Cryptocurrency market follows the same path the capital markets do!! In a recent news story, based on the study of 32 leading BTC wallets representing almost 1 million BTC ($6.3 billion), one of the research firm (on blockchain domain), Chainalysis presents its analysis saying that Bitcoin whales are not held responsible for any price volatility in the crypto market.
Theoretically, the BTC whales contain usually individuals or any companies having a big amount of cryptocurrency that influences over market volatility. However, Chainalysis’ research elaborates more on the subject matter saying that “a diverse group, and only about a third of them are active traders. And while these trading whales certainly have the capability of executing transactions large enough to move the market, they have, on the net, traded against the herd, buying on price declines.”
In order to incorporate more in-depth analysis, the company bifurcated almost 32 wallets into four groups. The first group activities focusing on nine wallets of traders that execute transactions on a daily basis through BTC on various exchanges. So collectively this group drives more than 332,000 coins amounting to more than $2 billion however only 33.33% actively execute their trades and majority of these users have started trading in 2017.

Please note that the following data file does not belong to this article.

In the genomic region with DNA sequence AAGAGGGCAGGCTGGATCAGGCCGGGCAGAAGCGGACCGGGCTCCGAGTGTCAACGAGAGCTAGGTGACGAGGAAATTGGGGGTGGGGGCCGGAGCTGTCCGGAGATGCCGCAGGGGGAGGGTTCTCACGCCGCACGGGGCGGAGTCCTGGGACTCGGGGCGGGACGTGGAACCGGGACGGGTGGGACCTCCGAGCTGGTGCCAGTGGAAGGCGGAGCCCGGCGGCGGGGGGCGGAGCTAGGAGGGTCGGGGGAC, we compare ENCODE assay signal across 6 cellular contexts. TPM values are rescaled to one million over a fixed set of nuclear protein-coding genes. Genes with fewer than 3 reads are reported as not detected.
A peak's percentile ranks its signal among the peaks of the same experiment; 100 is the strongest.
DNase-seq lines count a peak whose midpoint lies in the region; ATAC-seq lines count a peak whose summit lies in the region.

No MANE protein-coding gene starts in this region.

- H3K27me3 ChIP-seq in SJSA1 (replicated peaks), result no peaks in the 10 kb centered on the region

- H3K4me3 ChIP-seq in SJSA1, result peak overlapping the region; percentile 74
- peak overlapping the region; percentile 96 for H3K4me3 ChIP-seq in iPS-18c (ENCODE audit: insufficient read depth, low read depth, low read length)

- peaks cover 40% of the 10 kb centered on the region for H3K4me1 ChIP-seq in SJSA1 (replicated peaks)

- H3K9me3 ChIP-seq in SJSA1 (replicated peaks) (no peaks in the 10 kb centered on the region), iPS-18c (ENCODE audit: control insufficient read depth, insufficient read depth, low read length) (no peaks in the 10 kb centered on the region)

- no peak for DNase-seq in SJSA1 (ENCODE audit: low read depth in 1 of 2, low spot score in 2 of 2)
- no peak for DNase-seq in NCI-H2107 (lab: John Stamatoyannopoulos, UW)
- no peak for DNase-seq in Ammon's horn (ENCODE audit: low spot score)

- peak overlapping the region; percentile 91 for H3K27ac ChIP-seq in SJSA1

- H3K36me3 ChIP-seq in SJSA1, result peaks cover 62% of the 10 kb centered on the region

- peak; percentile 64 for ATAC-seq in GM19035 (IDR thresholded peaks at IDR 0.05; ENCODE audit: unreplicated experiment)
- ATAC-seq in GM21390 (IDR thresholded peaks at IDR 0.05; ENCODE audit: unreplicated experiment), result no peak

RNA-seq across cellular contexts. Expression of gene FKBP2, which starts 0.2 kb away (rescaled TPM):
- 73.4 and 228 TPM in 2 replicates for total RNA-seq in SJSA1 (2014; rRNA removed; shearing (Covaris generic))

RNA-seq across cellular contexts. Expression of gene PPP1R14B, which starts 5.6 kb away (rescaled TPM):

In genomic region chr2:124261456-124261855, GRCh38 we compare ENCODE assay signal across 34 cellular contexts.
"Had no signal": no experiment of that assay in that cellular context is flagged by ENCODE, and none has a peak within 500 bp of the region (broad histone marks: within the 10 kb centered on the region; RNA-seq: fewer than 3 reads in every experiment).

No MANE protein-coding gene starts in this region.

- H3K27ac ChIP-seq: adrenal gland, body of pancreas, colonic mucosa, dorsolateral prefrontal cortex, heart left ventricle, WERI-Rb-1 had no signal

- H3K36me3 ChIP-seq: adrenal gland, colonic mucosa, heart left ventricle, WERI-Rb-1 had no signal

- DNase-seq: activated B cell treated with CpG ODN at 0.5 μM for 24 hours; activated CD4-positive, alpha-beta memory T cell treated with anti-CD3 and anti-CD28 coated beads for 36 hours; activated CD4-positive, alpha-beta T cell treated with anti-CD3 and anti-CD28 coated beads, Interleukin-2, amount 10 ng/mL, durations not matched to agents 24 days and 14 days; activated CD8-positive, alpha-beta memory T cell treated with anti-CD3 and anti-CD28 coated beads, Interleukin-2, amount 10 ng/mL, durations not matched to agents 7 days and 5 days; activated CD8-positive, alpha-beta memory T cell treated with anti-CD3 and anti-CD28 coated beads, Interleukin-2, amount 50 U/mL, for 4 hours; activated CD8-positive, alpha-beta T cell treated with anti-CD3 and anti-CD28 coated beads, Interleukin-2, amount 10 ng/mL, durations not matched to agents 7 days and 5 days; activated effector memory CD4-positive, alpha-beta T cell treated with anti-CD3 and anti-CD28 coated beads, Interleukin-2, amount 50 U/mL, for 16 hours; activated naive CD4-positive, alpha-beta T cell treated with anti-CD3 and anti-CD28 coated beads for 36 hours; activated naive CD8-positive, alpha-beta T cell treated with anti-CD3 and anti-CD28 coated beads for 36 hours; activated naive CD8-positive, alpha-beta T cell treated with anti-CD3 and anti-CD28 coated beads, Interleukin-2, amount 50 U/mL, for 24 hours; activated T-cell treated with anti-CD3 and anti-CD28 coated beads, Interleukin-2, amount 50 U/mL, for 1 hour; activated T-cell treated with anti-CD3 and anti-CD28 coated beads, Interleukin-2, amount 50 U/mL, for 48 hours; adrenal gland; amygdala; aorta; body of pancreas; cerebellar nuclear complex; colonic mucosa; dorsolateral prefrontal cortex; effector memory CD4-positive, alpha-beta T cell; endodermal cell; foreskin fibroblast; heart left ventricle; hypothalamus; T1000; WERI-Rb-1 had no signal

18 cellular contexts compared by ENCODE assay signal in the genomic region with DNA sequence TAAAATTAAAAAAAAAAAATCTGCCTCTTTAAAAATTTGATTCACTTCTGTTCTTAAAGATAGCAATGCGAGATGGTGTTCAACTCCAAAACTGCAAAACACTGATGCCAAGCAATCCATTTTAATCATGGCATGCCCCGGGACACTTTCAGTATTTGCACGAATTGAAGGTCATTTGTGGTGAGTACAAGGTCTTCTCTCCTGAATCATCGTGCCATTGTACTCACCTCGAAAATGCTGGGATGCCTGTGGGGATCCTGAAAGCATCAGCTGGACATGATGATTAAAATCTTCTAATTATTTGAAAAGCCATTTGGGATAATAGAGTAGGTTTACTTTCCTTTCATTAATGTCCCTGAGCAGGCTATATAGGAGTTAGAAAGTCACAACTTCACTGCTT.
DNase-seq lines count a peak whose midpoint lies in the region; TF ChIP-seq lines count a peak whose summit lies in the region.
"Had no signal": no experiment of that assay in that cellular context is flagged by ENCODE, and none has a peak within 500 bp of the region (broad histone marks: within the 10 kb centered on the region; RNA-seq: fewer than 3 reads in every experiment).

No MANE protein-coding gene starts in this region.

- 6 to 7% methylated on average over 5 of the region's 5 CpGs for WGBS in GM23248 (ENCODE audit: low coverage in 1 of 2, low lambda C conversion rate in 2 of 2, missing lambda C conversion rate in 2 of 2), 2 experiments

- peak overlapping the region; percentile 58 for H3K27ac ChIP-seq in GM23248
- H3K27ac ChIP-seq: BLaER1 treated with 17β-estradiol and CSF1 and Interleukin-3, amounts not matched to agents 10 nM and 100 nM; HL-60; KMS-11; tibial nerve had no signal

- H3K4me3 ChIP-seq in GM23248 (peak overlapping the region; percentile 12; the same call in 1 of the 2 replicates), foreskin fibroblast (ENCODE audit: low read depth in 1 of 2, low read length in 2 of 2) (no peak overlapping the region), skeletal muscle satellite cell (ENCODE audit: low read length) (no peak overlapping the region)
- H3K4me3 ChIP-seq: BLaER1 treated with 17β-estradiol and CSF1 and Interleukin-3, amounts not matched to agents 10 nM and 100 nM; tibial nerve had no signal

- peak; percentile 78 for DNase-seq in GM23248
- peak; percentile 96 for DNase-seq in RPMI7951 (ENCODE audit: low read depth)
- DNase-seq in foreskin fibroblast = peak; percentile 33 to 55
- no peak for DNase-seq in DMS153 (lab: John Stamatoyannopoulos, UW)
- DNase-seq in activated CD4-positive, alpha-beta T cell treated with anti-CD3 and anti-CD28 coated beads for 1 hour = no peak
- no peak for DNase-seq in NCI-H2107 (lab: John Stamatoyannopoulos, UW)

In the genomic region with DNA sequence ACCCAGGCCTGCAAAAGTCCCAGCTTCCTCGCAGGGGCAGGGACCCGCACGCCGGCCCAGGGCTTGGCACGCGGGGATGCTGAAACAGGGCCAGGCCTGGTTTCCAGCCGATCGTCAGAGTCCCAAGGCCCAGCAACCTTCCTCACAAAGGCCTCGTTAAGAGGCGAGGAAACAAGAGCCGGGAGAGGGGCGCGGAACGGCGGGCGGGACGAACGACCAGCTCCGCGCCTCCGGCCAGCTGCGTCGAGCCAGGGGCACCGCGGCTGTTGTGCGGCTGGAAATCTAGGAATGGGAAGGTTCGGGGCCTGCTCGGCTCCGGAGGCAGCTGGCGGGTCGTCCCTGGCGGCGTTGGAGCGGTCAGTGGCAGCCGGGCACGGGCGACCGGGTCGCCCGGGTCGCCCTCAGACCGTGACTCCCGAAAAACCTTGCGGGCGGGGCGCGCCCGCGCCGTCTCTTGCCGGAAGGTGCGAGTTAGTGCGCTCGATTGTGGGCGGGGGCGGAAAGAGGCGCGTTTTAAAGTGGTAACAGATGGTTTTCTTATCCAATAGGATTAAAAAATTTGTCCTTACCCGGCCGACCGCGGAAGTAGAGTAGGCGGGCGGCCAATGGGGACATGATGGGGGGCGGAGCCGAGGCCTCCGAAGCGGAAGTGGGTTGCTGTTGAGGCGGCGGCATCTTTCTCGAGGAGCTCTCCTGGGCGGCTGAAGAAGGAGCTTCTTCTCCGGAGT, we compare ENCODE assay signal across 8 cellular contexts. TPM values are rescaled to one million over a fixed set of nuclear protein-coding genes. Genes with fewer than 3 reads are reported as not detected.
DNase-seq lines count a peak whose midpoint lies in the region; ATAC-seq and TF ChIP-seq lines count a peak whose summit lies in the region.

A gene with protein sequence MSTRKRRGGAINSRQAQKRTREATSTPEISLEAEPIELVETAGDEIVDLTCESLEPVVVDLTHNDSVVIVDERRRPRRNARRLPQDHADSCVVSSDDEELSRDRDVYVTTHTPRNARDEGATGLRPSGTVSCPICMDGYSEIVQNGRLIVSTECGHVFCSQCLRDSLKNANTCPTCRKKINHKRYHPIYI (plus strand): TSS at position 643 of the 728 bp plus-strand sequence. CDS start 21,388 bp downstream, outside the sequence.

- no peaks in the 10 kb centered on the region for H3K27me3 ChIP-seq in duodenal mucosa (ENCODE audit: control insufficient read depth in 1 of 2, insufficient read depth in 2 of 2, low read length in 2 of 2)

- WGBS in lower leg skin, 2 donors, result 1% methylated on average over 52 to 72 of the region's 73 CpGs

Another group focuses mainly by early adopters and miners consists of 15 investors holding almost 332,000 coins. There are numerous investors of this group expected to have divested from 2016-17 especially when BTC prices were high even though the trading activity of this group sought “very low”.
The other two groups are comprised three wallets of criminals holding more than 125,000 coins with assets value amounting to $790 million. The lost wallets having more than 212,000 ($1.3 billion). However, based on the study, there was no transaction sought since 2011 from Lost wallets.
The overall finding suggests that trading whales are not held responsible for the prevalent volatility in the entire crypto market. The study further elaborates that “That net activity demonstrates that trading whales were not selling off Bitcoin in any mass amount, but rather were net receivers of Bitcoin from exchanges in late 2016 and 2017. This indicates that trading whales were, in aggregate, buying on declines and, consequently, were a stabilizing, rather than destabilizing factor in the market…”